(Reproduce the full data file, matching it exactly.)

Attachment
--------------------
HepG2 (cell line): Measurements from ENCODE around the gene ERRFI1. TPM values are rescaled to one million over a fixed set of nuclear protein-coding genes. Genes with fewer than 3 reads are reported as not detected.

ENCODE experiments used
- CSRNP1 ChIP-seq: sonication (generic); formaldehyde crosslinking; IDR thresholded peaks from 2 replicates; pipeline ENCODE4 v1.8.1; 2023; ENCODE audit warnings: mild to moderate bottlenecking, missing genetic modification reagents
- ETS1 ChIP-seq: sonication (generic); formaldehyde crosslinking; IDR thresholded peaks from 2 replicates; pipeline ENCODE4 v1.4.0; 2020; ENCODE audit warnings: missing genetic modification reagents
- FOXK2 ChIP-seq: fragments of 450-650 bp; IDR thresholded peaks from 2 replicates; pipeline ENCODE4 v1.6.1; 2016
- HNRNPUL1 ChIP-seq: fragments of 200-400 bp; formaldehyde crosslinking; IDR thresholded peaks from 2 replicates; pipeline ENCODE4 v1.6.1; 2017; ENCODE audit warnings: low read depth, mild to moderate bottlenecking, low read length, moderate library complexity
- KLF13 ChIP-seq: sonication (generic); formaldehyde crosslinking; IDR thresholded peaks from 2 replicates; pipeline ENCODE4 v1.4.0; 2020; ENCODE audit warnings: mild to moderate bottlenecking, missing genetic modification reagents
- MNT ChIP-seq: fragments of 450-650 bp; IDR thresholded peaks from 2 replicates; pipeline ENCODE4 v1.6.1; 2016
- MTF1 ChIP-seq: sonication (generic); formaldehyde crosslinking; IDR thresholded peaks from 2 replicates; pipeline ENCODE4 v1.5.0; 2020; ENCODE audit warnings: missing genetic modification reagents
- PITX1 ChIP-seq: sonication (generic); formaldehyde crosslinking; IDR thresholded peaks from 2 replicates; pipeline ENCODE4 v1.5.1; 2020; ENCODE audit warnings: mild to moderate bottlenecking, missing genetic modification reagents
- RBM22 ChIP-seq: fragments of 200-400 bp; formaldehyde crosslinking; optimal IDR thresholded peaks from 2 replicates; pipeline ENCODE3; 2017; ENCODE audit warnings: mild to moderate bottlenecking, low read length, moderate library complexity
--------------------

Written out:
HepG2 (cell line): Measurements from ENCODE around the gene ERRFI1. TPM values are rescaled to one million over a fixed set of nuclear protein-coding genes. Genes with fewer than 3 reads are reported as not detected.

ENCODE experiments used
- CSRNP1 ChIP-seq: sonication (generic); formaldehyde crosslinking; IDR thresholded peaks from 2 replicates; pipeline ENCODE4 v1.8.1; 2023; ENCODE audit warnings: mild to moderate bottlenecking, missing genetic modification reagents
- ETS1 ChIP-seq: sonication (generic); formaldehyde crosslinking; IDR thresholded peaks from 2 replicates; pipeline ENCODE4 v1.4.0; 2020; ENCODE audit warnings: missing genetic modification reagents
- FOXK2 ChIP-seq: fragments of 450-650 bp; IDR thresholded peaks from 2 replicates; pipeline ENCODE4 v1.6.1; 2016
- HNRNPUL1 ChIP-seq: fragments of 200-400 bp; formaldehyde crosslinking; IDR thresholded peaks from 2 replicates; pipeline ENCODE4 v1.6.1; 2017; ENCODE audit warnings: low read depth, mild to moderate bottlenecking, low read length, moderate library complexity
- KLF13 ChIP-seq: sonication (generic); formaldehyde crosslinking; IDR thresholded peaks from 2 replicates; pipeline ENCODE4 v1.4.0; 2020; ENCODE audit warnings: mild to moderate bottlenecking, missing genetic modification reagents
- MNT ChIP-seq: fragments of 450-650 bp; IDR thresholded peaks from 2 replicates; pipeline ENCODE4 v1.6.1; 2016
- MTF1 ChIP-seq: sonication (generic); formaldehyde crosslinking; IDR thresholded peaks from 2 replicates; pipeline ENCODE4 v1.5.0; 2020; ENCODE audit warnings: missing genetic modification reagents
- PITX1 ChIP-seq: sonication (generic); formaldehyde crosslinking; IDR thresholded peaks from 2 replicates; pipeline ENCODE4 v1.5.1; 2020; ENCODE audit warnings: mild to moderate bottlenecking, missing genetic modification reagents
- RBM22 ChIP-seq: fragments of 200-400 bp; formaldehyde crosslinking; optimal IDR thresholded peaks from 2 replicates; pipeline ENCODE3; 2017; ENCODE audit warnings: mild to moderate bottlenecking, low read length, moderate library complexity